The average price of gasoline across South Central Ohio is six cents higher this week at $2.044 per gallon, according to AAA East Central’s Gas Price Report.
Eight Great Lakes and Central state averages pushed more expensive by double-digits on the week. Nebraska (+12 cents), Kansas (+11 cents) and Wisconsin (+11 cents) had the largest increases in the region and land among the top 10 states with the biggest weekly jump. Illinois (+1 cent) and Indiana (+2 cents) saw the smallest weekly increases in the region. State averages in the region range from $1.84 to $2.30 (OH, $2.07).
Prices increased despite the fact that regional gasoline stocks and refinery utilization both held steady on the week at 54 million barrels and 75%, respectively, according to Energy Information Administration (EIA) data. Typically, large increases at the pump coincide with a large decrease in stocks. However, this region typically sees high volatility in price swings from week to week. It’s likely many of the states which saw large increases in the last week will see smaller increases in the week ahead.
This week’s average prices: South Central Ohio Average: $2.044
Average price during the week of June 8, 2020 $1.984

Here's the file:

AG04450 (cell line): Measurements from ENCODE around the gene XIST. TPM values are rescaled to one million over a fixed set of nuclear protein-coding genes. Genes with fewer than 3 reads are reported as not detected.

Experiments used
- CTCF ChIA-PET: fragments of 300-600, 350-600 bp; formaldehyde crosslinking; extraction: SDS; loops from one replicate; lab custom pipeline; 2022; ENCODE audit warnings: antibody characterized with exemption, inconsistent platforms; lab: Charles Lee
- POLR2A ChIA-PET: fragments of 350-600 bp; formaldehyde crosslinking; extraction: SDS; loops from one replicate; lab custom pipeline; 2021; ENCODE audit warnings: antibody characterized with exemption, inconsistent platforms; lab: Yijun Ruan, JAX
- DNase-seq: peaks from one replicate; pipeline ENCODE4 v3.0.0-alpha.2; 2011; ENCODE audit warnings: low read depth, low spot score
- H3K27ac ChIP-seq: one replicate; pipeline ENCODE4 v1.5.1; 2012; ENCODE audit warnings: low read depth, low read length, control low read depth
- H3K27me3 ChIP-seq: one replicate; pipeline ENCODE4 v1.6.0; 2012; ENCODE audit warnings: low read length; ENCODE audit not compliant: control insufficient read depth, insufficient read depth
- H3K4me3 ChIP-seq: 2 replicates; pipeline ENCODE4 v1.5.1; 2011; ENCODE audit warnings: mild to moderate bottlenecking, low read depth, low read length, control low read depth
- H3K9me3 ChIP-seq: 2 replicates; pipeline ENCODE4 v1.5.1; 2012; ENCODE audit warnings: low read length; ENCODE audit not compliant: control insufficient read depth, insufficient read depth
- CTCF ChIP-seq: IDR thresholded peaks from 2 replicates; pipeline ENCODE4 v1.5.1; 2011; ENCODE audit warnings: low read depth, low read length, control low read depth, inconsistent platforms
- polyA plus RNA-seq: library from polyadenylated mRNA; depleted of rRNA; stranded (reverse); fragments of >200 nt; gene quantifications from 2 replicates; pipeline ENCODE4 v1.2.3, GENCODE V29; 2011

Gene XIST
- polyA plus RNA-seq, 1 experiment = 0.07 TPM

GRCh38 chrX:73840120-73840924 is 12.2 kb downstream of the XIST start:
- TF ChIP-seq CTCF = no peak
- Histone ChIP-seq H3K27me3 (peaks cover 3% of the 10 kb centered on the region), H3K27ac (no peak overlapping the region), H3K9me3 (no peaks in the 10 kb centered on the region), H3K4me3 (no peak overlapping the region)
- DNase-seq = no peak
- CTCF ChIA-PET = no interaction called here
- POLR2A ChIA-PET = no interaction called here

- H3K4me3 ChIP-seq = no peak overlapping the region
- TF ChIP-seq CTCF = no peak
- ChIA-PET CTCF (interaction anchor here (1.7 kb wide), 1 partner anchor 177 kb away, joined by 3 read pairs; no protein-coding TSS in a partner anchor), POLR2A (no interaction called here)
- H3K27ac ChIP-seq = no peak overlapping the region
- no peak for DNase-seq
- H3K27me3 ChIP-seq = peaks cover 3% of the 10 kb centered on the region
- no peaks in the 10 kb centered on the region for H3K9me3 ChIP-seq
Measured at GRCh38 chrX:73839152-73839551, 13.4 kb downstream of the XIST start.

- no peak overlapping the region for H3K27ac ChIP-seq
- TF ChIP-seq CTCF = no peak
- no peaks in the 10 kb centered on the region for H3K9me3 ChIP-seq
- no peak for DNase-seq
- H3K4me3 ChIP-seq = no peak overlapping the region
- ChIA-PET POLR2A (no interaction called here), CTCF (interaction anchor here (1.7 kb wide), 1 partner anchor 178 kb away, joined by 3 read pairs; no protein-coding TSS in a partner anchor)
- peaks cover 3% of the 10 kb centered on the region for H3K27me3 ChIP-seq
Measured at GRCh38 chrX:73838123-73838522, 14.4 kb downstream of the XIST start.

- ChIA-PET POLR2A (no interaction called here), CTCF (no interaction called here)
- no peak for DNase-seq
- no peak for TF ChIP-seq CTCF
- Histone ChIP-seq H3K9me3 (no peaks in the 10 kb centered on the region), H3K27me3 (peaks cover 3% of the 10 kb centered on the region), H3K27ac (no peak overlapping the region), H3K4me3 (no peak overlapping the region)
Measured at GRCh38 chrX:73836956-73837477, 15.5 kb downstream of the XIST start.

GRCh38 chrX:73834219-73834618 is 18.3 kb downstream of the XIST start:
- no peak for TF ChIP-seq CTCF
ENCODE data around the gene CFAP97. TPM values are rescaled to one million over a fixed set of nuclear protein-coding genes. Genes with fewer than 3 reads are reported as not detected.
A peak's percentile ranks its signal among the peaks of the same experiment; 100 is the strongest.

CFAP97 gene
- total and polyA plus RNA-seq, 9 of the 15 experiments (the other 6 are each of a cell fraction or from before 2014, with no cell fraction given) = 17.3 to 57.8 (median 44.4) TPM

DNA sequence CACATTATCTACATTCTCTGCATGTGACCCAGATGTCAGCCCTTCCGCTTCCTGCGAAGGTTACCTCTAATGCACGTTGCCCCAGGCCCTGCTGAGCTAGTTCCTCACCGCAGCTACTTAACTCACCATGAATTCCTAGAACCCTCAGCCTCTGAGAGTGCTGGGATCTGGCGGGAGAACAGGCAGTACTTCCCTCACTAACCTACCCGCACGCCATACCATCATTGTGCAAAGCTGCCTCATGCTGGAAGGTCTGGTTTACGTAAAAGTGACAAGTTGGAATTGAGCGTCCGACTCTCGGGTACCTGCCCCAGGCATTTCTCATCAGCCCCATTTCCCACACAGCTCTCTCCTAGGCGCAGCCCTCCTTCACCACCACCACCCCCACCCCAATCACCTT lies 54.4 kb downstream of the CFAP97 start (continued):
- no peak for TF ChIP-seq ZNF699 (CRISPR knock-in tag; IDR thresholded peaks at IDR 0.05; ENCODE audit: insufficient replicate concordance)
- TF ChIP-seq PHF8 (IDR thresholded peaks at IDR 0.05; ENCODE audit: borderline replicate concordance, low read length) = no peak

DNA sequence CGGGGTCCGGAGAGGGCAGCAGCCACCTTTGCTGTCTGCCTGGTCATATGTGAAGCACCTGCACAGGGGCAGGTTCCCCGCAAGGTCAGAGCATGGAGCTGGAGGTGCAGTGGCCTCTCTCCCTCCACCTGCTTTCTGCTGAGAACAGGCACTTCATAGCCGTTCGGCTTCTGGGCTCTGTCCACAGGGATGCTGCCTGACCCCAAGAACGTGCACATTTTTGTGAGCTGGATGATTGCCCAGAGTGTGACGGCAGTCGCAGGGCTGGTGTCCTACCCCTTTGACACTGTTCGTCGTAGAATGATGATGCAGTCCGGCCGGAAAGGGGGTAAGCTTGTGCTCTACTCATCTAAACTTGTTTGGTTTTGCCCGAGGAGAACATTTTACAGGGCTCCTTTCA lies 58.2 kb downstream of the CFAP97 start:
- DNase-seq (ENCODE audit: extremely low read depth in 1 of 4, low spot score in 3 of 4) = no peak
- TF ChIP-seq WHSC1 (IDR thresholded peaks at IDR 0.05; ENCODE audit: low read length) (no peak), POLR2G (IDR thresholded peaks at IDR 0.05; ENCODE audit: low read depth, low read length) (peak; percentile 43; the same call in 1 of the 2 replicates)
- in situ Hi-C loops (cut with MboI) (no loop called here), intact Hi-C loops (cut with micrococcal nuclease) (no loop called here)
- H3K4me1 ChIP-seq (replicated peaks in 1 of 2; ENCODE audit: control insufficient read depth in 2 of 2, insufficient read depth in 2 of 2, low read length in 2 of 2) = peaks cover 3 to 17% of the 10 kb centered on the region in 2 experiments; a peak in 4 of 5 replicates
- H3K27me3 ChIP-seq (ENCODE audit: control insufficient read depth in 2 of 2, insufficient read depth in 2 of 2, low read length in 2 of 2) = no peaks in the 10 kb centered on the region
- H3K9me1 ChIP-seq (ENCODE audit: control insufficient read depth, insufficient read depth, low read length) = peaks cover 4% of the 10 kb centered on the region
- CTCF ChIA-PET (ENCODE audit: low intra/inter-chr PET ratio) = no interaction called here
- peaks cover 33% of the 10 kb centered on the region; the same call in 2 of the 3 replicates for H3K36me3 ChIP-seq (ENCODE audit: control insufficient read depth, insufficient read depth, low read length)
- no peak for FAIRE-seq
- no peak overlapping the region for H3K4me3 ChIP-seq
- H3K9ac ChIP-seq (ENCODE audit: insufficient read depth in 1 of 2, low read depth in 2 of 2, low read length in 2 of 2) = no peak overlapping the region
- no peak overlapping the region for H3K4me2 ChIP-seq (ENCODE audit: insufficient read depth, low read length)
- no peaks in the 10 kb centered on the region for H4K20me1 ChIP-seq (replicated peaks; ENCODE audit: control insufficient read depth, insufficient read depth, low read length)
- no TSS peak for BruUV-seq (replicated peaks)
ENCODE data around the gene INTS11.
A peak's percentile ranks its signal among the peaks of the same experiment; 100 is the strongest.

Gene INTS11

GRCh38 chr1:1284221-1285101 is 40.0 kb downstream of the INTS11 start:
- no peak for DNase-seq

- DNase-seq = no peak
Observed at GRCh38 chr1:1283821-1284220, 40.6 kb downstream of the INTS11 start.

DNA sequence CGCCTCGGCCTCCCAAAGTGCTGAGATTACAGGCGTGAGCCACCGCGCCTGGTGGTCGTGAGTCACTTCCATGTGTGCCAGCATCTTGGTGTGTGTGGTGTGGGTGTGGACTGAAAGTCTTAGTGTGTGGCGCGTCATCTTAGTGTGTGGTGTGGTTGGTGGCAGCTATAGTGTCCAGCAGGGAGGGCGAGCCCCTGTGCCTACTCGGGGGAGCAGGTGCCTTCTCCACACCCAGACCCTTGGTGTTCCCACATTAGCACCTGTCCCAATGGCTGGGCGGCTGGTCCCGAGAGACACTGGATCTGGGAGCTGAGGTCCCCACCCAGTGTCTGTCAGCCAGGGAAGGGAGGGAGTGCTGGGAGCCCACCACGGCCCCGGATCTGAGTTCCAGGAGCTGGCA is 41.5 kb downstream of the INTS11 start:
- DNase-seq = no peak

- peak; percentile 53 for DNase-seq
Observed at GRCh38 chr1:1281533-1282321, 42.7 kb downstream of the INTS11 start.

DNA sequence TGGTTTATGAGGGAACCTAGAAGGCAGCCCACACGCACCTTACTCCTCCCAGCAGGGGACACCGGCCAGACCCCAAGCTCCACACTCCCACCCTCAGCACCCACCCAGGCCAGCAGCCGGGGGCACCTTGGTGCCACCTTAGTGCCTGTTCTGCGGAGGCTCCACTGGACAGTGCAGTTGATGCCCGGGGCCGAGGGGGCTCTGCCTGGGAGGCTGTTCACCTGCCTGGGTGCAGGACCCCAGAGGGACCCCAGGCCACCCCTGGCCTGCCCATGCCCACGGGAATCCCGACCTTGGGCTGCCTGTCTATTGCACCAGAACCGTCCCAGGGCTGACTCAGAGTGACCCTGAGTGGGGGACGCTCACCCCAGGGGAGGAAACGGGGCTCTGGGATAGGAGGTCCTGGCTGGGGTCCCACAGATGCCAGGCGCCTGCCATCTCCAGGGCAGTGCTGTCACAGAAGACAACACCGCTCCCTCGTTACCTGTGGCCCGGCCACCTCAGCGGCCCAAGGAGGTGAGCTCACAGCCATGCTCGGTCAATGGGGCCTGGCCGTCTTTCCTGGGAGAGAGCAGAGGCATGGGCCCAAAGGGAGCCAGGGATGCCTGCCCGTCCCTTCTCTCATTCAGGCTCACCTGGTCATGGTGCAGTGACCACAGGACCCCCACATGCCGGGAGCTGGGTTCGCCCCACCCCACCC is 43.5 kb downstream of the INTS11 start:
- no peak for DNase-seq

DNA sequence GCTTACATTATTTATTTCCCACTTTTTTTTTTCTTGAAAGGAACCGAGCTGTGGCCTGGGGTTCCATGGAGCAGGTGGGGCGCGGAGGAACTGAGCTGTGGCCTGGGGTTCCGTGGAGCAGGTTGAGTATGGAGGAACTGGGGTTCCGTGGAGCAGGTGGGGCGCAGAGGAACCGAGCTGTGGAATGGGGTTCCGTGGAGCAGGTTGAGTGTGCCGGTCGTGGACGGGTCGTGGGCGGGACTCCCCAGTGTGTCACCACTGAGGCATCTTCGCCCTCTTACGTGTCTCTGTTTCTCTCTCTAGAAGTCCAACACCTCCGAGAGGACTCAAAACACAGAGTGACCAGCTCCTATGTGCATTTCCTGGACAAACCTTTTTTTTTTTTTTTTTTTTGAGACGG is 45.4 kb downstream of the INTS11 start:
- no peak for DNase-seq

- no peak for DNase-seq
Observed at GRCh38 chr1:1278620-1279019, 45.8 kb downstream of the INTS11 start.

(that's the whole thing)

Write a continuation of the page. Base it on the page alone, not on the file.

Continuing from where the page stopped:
Average price during the week of June 17, 2019 $2.493
The average price of unleaded self-serve gasoline in various areas:
$2.242 East Liverpool
$1.980 Washington Court House
On the National Front
As summer creeps in and COVID-19 restrictions are easing, more and more motorists are filling up. Since mid-May, gasoline demand has increased 18% to 7.9 million b/d, according to the latest EIA report. The slow, but steady rise in demand has pushed the national pump price more expensive by 13% in the same timeframe. Today’s national average is $2.10. That is seven cents more on the week, 24 cents more on the month, but 59 cents cheaper on the year.
It is likely that as more Americans begin to consume gas, higher demand will contribute to increasing gas prices in the coming weeks. However, they aren’t going to spike to typical summer prices, since demand won’t be sufficient enough to drive down stocks levels. Nationwide, gasoline stocks sit at a significant surplus of nearly 24 million barrels year-over-year.
At the end of Friday’s formal trading session, West Texas Intermediate decreased by eight cents to settle at $36.34 per barrel. Domestic crude prices decreased last week amid increased market concern that an increase in new coronavirus infections could lead to another reduction in crude demand. Additionally, the EIA’s weekly report showed that total domestic crude inventories grew by 5.7 million barrels last week, bringing the total to 538.1 million bbl. The increase in crude supplies also helped to push prices lower, since it signals that domestic crude production may need to reduce further to meet lower than normal demand. If these trends continue this week, crude prices could decline further.